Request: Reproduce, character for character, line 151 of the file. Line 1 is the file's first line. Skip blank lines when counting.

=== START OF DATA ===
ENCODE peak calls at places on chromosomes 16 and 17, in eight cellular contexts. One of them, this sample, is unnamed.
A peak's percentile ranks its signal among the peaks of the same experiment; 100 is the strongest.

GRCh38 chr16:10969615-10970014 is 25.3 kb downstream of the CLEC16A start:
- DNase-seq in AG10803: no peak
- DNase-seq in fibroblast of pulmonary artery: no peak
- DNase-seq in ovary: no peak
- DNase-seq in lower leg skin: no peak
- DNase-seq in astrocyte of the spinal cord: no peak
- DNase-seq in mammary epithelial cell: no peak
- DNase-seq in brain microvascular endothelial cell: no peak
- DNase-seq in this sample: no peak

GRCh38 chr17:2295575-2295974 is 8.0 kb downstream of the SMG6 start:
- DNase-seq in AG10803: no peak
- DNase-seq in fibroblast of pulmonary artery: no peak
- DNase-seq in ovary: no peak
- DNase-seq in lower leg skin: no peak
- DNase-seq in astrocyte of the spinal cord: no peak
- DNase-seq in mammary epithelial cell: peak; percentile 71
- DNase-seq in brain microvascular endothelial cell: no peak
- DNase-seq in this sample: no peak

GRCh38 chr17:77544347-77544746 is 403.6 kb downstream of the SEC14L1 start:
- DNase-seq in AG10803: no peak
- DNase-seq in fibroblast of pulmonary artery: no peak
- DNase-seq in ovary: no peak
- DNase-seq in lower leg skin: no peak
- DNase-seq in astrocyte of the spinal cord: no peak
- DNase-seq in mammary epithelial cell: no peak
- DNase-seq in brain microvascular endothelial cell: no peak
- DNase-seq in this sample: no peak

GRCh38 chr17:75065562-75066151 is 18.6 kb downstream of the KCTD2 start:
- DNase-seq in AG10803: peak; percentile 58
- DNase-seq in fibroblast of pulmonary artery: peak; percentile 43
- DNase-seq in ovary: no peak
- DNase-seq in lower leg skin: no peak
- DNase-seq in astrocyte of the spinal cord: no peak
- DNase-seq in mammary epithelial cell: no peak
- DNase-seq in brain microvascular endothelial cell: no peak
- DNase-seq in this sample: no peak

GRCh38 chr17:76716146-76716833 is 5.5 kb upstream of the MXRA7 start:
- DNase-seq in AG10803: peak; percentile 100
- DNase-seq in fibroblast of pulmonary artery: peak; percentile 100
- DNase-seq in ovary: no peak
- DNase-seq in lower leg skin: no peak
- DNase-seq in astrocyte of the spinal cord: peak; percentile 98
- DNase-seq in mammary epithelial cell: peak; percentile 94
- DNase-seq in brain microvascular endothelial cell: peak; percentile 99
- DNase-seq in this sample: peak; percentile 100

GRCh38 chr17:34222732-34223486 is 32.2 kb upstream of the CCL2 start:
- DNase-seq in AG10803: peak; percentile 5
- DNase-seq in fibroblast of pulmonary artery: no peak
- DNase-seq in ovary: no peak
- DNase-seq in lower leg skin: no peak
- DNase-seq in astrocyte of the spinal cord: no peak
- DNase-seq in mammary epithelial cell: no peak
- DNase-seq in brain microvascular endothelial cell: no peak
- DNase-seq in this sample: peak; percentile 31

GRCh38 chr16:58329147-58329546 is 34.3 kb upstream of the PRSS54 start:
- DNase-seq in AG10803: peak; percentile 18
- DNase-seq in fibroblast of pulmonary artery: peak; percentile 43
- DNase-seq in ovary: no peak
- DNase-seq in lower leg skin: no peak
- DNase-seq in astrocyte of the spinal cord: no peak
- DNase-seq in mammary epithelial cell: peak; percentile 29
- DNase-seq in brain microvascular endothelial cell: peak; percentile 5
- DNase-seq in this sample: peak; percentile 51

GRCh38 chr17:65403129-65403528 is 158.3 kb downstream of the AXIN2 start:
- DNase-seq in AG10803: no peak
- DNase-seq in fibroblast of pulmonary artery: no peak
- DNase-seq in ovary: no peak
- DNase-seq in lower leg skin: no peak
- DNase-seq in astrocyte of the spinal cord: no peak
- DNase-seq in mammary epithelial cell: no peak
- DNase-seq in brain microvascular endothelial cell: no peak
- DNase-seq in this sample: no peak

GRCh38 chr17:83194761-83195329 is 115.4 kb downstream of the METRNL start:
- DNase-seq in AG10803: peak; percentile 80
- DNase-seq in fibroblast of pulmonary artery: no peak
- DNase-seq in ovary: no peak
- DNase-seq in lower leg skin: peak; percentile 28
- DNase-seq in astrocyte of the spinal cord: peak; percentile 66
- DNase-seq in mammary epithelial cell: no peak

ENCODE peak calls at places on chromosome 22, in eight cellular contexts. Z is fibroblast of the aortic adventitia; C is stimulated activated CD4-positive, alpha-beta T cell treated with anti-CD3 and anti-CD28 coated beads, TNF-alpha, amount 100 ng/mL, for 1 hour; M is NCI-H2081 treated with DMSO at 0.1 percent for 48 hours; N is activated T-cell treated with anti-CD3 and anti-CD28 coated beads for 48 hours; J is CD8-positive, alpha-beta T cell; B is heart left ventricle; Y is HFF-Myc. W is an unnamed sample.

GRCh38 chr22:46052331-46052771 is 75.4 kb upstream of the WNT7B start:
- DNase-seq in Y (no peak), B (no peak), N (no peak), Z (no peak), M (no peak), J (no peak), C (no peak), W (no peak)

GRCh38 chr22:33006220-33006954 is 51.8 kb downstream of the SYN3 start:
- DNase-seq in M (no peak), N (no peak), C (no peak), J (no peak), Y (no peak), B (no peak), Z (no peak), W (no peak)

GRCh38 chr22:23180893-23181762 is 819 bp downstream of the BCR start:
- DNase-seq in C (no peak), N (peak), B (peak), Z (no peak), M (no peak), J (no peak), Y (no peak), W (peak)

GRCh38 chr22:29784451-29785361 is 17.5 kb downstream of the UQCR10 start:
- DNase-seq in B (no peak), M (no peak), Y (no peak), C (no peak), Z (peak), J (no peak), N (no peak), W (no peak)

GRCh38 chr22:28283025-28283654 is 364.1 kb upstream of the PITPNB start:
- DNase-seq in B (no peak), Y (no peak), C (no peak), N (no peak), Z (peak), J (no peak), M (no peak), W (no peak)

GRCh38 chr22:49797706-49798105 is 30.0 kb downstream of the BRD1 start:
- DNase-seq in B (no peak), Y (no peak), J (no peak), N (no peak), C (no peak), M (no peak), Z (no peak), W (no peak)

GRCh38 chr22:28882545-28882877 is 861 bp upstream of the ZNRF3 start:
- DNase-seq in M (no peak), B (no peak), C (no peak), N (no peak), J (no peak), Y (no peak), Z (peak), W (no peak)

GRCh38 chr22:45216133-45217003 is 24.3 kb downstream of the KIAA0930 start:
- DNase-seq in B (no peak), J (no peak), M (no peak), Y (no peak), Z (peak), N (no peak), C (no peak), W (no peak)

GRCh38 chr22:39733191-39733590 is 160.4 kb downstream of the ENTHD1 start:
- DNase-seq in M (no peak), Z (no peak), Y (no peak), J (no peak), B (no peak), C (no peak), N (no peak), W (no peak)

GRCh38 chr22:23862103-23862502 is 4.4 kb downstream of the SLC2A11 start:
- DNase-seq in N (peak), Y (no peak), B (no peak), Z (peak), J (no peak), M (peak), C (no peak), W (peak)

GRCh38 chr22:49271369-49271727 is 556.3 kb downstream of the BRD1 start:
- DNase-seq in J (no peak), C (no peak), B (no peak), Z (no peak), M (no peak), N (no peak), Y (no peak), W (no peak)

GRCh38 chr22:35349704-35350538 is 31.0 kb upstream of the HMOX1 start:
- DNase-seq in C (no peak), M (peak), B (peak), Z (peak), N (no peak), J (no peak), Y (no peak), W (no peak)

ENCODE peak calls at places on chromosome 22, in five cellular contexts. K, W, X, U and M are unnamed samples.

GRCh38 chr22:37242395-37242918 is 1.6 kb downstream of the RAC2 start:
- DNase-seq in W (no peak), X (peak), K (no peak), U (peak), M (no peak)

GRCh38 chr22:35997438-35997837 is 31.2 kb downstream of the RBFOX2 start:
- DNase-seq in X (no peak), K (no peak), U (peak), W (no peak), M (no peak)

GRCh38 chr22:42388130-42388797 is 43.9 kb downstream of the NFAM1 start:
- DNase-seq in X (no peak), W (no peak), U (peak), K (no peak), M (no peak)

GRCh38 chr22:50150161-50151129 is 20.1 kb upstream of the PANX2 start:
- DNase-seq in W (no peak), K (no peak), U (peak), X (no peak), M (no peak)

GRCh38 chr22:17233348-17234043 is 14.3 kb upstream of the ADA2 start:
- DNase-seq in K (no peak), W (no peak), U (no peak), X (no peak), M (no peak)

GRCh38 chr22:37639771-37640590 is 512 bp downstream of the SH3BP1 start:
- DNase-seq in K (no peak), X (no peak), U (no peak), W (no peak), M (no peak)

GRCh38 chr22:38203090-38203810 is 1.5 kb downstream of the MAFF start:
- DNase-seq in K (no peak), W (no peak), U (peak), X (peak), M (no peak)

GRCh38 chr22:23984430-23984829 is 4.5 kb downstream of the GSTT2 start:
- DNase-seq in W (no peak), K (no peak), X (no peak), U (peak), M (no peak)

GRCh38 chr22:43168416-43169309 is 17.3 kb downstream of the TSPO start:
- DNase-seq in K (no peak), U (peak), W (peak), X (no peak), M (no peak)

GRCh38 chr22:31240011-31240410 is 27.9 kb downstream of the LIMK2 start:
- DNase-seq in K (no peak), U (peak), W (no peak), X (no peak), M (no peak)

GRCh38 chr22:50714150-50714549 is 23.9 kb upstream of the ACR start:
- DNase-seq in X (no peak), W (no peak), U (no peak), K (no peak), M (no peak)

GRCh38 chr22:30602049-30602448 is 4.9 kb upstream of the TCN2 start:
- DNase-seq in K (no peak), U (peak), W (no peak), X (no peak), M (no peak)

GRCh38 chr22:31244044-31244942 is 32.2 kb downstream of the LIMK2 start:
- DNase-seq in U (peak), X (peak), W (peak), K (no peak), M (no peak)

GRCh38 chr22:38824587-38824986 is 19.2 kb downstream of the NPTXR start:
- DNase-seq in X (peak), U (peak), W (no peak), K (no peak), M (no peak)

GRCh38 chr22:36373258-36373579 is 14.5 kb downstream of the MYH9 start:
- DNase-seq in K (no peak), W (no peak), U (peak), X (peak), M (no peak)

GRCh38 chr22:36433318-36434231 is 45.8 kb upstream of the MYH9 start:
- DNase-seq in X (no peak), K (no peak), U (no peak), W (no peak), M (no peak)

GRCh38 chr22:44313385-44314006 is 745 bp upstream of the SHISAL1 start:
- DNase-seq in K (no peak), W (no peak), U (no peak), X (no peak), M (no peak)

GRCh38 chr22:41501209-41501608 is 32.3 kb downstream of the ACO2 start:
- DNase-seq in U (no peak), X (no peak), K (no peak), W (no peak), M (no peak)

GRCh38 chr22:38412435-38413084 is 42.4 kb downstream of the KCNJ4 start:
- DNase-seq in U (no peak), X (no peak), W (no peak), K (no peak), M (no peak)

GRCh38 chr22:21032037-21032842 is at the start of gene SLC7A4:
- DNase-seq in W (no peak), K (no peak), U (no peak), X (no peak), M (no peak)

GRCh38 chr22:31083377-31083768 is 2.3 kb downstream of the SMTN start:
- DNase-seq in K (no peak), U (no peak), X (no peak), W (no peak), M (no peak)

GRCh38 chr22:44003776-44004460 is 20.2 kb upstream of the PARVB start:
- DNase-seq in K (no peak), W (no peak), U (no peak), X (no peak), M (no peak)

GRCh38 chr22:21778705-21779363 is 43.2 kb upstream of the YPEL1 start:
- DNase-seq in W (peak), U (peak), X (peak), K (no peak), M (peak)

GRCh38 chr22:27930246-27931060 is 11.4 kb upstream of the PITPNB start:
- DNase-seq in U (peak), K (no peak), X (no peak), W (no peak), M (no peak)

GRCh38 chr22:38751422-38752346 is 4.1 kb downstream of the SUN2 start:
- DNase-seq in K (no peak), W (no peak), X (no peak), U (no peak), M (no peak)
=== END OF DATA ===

- DNase-seq in K (no peak), W (no peak), U (no peak), X (no peak), M (no peak)